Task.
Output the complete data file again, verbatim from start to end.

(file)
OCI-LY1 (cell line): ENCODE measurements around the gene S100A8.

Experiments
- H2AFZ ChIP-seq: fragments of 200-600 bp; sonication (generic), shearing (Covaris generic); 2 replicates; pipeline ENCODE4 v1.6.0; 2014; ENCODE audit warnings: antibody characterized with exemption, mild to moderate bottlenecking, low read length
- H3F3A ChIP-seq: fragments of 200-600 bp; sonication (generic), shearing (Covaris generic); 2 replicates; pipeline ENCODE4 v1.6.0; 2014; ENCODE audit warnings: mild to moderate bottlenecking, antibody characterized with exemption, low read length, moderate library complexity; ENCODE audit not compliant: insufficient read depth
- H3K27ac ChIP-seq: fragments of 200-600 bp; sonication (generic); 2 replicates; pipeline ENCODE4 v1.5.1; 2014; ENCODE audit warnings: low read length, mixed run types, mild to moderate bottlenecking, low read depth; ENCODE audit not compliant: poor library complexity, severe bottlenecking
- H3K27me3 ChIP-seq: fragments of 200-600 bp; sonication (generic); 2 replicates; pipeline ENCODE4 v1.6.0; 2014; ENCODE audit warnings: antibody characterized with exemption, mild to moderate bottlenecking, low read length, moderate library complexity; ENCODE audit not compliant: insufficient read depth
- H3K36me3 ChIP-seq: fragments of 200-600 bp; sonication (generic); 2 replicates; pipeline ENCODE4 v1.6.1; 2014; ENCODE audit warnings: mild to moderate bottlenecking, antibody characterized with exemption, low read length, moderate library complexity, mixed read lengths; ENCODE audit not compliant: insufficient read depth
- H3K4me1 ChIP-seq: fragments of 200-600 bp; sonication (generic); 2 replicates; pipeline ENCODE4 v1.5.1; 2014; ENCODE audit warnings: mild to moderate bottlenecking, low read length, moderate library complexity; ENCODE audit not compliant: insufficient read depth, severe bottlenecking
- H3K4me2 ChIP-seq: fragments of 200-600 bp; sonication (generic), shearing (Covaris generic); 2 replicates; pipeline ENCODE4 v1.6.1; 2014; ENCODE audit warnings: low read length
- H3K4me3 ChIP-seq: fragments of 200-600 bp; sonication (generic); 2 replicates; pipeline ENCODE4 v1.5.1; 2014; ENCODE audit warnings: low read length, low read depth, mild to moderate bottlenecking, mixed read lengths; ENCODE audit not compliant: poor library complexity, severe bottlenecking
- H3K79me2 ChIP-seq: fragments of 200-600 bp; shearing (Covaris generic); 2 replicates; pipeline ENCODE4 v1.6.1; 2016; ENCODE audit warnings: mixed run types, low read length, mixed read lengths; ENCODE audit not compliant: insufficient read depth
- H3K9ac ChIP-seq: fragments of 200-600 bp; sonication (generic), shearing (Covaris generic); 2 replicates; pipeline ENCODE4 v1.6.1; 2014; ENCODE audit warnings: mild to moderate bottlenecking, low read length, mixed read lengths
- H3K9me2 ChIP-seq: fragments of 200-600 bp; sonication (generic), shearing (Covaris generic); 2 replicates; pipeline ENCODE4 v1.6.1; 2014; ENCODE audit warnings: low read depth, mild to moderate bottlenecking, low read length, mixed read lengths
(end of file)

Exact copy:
OCI-LY1 (cell line): ENCODE measurements around the gene S100A8.

Experiments
- H2AFZ ChIP-seq: fragments of 200-600 bp; sonication (generic), shearing (Covaris generic); 2 replicates; pipeline ENCODE4 v1.6.0; 2014; ENCODE audit warnings: antibody characterized with exemption, mild to moderate bottlenecking, low read length
- H3F3A ChIP-seq: fragments of 200-600 bp; sonication (generic), shearing (Covaris generic); 2 replicates; pipeline ENCODE4 v1.6.0; 2014; ENCODE audit warnings: mild to moderate bottlenecking, antibody characterized with exemption, low read length, moderate library complexity; ENCODE audit not compliant: insufficient read depth
- H3K27ac ChIP-seq: fragments of 200-600 bp; sonication (generic); 2 replicates; pipeline ENCODE4 v1.5.1; 2014; ENCODE audit warnings: low read length, mixed run types, mild to moderate bottlenecking, low read depth; ENCODE audit not compliant: poor library complexity, severe bottlenecking
- H3K27me3 ChIP-seq: fragments of 200-600 bp; sonication (generic); 2 replicates; pipeline ENCODE4 v1.6.0; 2014; ENCODE audit warnings: antibody characterized with exemption, mild to moderate bottlenecking, low read length, moderate library complexity; ENCODE audit not compliant: insufficient read depth
- H3K36me3 ChIP-seq: fragments of 200-600 bp; sonication (generic); 2 replicates; pipeline ENCODE4 v1.6.1; 2014; ENCODE audit warnings: mild to moderate bottlenecking, antibody characterized with exemption, low read length, moderate library complexity, mixed read lengths; ENCODE audit not compliant: insufficient read depth
- H3K4me1 ChIP-seq: fragments of 200-600 bp; sonication (generic); 2 replicates; pipeline ENCODE4 v1.5.1; 2014; ENCODE audit warnings: mild to moderate bottlenecking, low read length, moderate library complexity; ENCODE audit not compliant: insufficient read depth, severe bottlenecking
- H3K4me2 ChIP-seq: fragments of 200-600 bp; sonication (generic), shearing (Covaris generic); 2 replicates; pipeline ENCODE4 v1.6.1; 2014; ENCODE audit warnings: low read length
- H3K4me3 ChIP-seq: fragments of 200-600 bp; sonication (generic); 2 replicates; pipeline ENCODE4 v1.5.1; 2014; ENCODE audit warnings: low read length, low read depth, mild to moderate bottlenecking, mixed read lengths; ENCODE audit not compliant: poor library complexity, severe bottlenecking
- H3K79me2 ChIP-seq: fragments of 200-600 bp; shearing (Covaris generic); 2 replicates; pipeline ENCODE4 v1.6.1; 2016; ENCODE audit warnings: mixed run types, low read length, mixed read lengths; ENCODE audit not compliant: insufficient read depth
- H3K9ac ChIP-seq: fragments of 200-600 bp; sonication (generic), shearing (Covaris generic); 2 replicates; pipeline ENCODE4 v1.6.1; 2014; ENCODE audit warnings: mild to moderate bottlenecking, low read length, mixed read lengths
- H3K9me2 ChIP-seq: fragments of 200-600 bp; sonication (generic), shearing (Covaris generic); 2 replicates; pipeline ENCODE4 v1.6.1; 2014; ENCODE audit warnings: low read depth, mild to moderate bottlenecking, low read length, mixed read lengths